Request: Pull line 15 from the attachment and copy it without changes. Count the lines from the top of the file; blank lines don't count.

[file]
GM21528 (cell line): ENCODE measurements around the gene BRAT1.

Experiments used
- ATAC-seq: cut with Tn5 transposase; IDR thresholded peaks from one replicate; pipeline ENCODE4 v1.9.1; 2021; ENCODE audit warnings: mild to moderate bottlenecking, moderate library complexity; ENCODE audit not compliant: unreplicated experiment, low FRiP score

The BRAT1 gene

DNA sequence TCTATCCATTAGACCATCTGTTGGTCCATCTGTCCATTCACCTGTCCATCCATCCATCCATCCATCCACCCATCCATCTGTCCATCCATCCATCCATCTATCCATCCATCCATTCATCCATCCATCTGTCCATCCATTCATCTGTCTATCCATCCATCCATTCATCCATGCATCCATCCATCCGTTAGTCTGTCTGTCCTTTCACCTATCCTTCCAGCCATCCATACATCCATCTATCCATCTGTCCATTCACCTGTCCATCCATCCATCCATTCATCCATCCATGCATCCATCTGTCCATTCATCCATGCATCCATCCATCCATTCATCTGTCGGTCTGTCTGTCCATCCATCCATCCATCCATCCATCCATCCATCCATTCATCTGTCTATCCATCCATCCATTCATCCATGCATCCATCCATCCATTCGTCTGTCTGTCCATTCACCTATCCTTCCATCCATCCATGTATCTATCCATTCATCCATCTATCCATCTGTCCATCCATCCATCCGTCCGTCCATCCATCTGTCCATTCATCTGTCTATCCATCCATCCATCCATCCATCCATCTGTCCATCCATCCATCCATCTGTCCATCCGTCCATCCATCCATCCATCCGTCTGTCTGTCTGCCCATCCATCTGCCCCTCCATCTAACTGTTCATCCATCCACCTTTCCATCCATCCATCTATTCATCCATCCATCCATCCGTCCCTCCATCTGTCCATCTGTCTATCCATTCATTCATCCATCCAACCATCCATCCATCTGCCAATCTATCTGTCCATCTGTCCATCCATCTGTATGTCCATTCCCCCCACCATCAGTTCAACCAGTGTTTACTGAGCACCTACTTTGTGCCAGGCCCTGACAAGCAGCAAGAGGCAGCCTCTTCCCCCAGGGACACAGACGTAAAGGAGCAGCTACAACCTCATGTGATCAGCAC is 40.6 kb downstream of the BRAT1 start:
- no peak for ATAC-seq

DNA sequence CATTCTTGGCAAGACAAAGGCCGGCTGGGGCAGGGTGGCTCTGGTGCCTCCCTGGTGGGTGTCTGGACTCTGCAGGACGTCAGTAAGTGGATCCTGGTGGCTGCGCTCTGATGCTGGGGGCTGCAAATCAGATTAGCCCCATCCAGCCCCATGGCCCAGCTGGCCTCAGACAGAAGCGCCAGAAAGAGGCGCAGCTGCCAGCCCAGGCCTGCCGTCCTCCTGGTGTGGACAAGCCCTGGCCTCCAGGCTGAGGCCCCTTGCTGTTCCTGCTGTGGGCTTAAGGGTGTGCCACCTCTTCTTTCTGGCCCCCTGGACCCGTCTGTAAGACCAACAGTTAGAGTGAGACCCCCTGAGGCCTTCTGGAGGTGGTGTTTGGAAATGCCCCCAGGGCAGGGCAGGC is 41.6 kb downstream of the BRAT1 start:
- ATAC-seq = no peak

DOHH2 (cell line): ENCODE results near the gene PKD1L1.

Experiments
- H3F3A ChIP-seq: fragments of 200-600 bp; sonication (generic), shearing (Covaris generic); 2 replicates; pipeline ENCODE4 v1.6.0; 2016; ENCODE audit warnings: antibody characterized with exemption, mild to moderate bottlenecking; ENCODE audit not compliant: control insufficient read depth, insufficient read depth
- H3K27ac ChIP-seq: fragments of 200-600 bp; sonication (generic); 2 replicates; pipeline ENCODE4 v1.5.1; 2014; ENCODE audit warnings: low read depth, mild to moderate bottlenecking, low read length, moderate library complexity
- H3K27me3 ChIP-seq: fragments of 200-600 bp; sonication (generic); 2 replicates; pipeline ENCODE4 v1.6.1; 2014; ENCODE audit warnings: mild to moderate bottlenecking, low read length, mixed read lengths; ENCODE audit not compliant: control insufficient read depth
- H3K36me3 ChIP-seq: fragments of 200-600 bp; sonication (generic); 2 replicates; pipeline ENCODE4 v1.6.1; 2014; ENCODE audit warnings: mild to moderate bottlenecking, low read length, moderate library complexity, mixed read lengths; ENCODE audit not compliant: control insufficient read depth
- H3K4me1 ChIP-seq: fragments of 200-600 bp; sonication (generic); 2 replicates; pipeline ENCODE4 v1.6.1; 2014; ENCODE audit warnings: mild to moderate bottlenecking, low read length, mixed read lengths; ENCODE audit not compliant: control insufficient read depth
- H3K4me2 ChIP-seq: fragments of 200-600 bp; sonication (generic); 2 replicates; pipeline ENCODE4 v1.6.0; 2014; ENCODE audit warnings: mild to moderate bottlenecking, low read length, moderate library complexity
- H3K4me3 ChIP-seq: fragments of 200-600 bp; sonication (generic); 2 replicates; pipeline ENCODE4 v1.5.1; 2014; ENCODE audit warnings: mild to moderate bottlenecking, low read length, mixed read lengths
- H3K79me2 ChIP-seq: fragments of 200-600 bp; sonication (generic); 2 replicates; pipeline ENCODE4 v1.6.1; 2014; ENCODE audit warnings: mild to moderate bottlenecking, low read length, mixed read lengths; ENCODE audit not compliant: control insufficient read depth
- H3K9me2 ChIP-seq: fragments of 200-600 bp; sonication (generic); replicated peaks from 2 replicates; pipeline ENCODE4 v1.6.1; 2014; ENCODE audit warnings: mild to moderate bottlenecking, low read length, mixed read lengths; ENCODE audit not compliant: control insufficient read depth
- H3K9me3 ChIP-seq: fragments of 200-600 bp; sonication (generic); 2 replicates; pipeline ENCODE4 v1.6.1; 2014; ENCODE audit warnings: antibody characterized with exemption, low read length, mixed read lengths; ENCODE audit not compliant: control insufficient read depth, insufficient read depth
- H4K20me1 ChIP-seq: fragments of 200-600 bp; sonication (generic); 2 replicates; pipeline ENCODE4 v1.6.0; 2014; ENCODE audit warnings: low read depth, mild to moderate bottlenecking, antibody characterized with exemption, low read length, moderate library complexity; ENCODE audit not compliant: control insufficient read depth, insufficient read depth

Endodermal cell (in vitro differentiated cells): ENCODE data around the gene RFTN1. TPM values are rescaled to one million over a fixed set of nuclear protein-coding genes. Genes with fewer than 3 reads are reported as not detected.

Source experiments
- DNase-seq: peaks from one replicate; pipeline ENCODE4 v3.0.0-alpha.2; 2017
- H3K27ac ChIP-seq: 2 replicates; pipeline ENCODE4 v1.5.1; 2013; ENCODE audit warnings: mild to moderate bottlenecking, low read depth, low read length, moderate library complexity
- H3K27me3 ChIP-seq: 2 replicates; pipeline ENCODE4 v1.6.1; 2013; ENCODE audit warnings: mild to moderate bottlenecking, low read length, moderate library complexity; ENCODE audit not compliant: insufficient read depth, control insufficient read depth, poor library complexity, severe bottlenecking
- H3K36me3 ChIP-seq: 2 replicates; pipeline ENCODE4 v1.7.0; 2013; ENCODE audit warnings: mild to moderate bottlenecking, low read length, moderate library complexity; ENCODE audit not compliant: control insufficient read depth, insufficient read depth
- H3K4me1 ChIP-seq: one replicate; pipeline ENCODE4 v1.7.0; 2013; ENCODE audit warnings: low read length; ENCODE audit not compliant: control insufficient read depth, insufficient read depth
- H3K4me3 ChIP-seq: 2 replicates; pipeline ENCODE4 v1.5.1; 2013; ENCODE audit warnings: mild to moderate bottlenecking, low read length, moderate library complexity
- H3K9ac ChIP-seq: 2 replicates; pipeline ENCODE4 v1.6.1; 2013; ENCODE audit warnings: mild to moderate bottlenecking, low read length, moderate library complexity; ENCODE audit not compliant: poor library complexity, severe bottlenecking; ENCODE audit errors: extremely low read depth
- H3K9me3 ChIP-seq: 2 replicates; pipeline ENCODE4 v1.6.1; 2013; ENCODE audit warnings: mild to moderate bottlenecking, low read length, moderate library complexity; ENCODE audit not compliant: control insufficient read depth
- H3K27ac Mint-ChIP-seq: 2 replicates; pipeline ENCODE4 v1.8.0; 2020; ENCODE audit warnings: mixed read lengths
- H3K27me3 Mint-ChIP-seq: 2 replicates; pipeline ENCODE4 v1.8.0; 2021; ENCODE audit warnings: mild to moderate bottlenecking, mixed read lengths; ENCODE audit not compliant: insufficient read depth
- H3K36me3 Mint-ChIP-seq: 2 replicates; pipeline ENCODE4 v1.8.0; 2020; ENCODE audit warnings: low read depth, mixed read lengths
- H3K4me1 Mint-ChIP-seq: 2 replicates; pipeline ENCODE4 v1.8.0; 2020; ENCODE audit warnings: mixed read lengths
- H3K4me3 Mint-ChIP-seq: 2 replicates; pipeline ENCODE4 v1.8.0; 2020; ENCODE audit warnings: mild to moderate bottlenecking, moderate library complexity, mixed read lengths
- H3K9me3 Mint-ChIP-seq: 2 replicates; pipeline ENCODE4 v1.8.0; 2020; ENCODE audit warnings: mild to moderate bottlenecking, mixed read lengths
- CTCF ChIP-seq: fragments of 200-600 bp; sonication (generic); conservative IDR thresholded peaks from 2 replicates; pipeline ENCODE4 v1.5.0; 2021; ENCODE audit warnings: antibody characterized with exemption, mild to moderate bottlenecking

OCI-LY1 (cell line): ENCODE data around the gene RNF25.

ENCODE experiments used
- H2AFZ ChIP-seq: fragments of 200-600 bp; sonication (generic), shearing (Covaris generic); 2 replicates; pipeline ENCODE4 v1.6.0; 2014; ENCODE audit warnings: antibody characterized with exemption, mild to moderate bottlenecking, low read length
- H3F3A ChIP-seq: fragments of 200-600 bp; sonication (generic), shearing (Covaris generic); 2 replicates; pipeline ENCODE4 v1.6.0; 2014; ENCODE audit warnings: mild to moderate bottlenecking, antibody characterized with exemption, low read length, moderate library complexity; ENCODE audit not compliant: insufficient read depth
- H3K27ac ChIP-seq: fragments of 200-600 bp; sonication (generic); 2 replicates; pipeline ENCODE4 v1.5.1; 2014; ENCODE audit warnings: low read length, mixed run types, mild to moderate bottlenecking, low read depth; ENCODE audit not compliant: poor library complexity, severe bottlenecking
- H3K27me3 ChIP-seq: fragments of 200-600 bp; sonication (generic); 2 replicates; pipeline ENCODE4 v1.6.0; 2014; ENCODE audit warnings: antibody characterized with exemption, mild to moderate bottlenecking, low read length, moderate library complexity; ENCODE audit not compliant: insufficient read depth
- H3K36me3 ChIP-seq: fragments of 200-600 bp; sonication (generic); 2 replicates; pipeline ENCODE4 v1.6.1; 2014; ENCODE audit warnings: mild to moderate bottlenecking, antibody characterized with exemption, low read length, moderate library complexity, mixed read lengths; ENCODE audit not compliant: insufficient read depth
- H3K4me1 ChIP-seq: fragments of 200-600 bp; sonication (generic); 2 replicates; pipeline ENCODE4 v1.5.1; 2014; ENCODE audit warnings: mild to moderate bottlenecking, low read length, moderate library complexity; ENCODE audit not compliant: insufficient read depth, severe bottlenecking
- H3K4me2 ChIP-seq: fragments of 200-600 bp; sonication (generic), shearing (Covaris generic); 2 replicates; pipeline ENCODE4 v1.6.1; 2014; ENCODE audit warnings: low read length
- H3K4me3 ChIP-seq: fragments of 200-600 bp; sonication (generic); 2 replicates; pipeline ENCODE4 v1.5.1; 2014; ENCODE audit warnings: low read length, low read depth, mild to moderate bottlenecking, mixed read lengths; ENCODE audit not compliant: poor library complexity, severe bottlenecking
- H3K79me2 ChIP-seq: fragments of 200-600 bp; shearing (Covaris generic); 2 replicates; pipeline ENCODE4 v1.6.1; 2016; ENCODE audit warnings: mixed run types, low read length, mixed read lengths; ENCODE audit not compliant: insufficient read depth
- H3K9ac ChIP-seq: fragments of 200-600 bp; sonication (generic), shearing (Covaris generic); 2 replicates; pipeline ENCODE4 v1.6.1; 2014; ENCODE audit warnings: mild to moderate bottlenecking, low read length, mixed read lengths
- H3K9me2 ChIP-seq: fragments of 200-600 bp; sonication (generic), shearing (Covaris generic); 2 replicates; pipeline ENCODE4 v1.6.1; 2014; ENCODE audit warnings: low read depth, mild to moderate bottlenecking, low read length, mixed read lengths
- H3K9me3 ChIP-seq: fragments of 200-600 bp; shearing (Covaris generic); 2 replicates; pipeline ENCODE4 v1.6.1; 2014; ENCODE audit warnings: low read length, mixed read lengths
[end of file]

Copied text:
- H3K4me1 ChIP-seq: fragments of 200-600 bp; sonication (generic); 2 replicates; pipeline ENCODE4 v1.6.1; 2014; ENCODE audit warnings: mild to moderate bottlenecking, low read length, mixed read lengths; ENCODE audit not compliant: control insufficient read depth